N.H. lawmakers mull who should be allowed to ship wine directly to consumers

  • Some hard-to-find wines appear on the shelves at a wine shop. New Hampshire is considering a law banning shipments of wine from out of state “retailers” to customers within the state. Opponents say the law will limit wine choices in the state because more than 215,000 imported wines are available for sale in the United States, while New Hampshire offers about 10,000. Valley News file

Monitor staff
Published: 2/6/2018 2:34:49 PM

Some wine lovers who look forward to getting new vintages in the mail would be affected if lawmakers approve a bill that would remove “retailers” from the list of those who are allowed to ship wine into the state.

Joseph Mollica, chairman of the New Hampshire Liquor Commission, said the change is aimed at “brick-and-mortar” sellers in other states who compete with state liquor stores and other stores selling wine.

“A winery that sells wine isn’t a retailer. A wine club that sells wine isn’t a retailer. But a large big-box store is a retailer,” he said Monday.

The bill, Senate Bill 353, would alter the existing law by removing the word “retailer” from the list of out-of-state groups that can get licenses to directly ship wine into New Hampshire, impacting customers who order wine by mail.

In testimony before the Senate Commerce Committee last month, Mollica said the bill would affect “about 81” of 1,174 institutions that have the licenses, or about 7 percent of the license holders. But those 7 percent of license holders account for about one-quarter of the annual $11.3 million of “direct ship” sales in the state.

“We are looking to protect our retailers and tax structure,” Mollica told the committee, which is expected to vote on the bill soon.

The question of whom would be affected by the law came up during the hearing, when John Dumais of the New Hampshire Grocers Association expressed concerns that it would inadvertently hurt some retail stores inside New Hampshire without a tweak of the wording. “Retailer” is not specifically defined in existing law or the bill.

The National Association of Wine Retailers has taken a stand against the bill, arguing that it is unnecessary because New Hampshire residents are willing to pay shipping costs for out-of-state wines only “if they can’t find what they want locally” and that the bill would limit their access to out-of-state wines and raise costs.

The group argues that the Liquor Commission is mostly concerned with limiting competition.

“Over the past three years, more than 215,000 imported wines ... have been approved for sale in the United States. Yet the New Hampshire Liquor Commission offers a mere 10,000 imported wines in the state,” the group said in a press release. “This explains why the retailer direct shipping channel is overly important to the state’s consumers.”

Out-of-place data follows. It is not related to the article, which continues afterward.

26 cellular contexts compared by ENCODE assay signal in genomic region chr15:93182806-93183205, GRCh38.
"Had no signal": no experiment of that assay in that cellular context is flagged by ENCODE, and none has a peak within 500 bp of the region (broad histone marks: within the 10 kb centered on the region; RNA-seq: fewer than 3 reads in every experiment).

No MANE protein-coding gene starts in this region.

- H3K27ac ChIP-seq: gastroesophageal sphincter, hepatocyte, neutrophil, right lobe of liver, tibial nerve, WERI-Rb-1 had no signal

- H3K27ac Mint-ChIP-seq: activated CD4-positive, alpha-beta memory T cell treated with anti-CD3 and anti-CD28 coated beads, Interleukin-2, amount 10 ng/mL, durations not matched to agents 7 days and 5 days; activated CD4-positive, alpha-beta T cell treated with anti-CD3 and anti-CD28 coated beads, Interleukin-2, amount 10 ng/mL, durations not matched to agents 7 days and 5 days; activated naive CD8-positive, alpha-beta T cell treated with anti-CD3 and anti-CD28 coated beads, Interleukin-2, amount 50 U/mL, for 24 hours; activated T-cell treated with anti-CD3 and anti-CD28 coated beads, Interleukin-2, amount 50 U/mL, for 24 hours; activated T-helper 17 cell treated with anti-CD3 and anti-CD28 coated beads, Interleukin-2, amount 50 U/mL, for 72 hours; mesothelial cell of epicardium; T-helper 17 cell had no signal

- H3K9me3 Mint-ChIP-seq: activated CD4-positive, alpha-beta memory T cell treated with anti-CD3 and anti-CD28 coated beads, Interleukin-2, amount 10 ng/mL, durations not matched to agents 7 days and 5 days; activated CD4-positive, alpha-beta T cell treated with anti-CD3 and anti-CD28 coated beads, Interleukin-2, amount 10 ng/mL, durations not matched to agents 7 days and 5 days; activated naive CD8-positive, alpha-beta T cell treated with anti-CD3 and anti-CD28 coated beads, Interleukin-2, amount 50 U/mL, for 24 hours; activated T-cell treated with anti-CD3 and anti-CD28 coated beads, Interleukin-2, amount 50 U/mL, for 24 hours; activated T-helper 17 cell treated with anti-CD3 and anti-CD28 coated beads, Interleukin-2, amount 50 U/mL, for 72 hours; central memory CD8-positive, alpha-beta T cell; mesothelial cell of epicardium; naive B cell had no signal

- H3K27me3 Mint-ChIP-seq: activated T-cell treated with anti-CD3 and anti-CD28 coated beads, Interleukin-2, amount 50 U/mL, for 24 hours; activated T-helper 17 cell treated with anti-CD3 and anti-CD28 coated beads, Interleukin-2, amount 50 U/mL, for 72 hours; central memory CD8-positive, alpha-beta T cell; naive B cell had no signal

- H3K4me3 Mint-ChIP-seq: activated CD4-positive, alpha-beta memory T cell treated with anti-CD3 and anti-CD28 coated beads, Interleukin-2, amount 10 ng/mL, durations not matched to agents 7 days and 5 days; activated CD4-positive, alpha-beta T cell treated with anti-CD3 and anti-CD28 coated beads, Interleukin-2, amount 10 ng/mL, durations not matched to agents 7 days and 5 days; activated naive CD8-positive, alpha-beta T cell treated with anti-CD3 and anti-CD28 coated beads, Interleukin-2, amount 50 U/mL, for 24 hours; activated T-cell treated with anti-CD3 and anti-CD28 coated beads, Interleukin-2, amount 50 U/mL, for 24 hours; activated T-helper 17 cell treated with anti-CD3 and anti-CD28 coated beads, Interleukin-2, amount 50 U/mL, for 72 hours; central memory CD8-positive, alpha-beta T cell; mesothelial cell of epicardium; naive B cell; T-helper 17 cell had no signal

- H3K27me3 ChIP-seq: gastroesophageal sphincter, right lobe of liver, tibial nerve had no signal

In response, the liquor commission argued that the imports were largely duplicating wines already sold in the state, saying that one of the licensed retailers shipped 115 different wines into the state in December and January, of which 68 were already available in stores and many of the rest were private label “knockoffs” sold by the retailer itself that echoed existing labels.

The issue of selling wine through the mail across state lines has a long, contentious history, partly because many states, including New Hampshire, get income from liquor taxes.

The issue even made it to the U.S. Supreme Court in 2005, which ruled against laws in New York and Michigan that prevented shipments directly to consumers from out-of-state wineries. The 5-4 ruling held that such laws were unconstitutional because the commerce clause of the U.S. Constitution indirectly says that states cannot discriminate against sellers in other states without the permission of Congress.

Mollica said different states’ laws are “all over the board” when it comes to shipping wine across borders.

New Hampshire is one of 11 states that allow shipments into or out of the state, he said. Some states allow shipments in just one direction; others allow no shipments at all.

(David Brooks can be reached at 369-3313 or dbrooks@cmonitor.com or on Twitter @GraniteGeek.)

David Brooks bio photo

David Brooks is a reporter and the writer of the sci/tech column Granite Geek and blog granitegeek.org, as well as moderator of Science Cafe Concord events. After obtaining a bachelor’s degree in mathematics he became a newspaperman, working in Virginia and Tennessee before spending 28 years at the Nashua Telegraph . He joined the Monitor in 2015.

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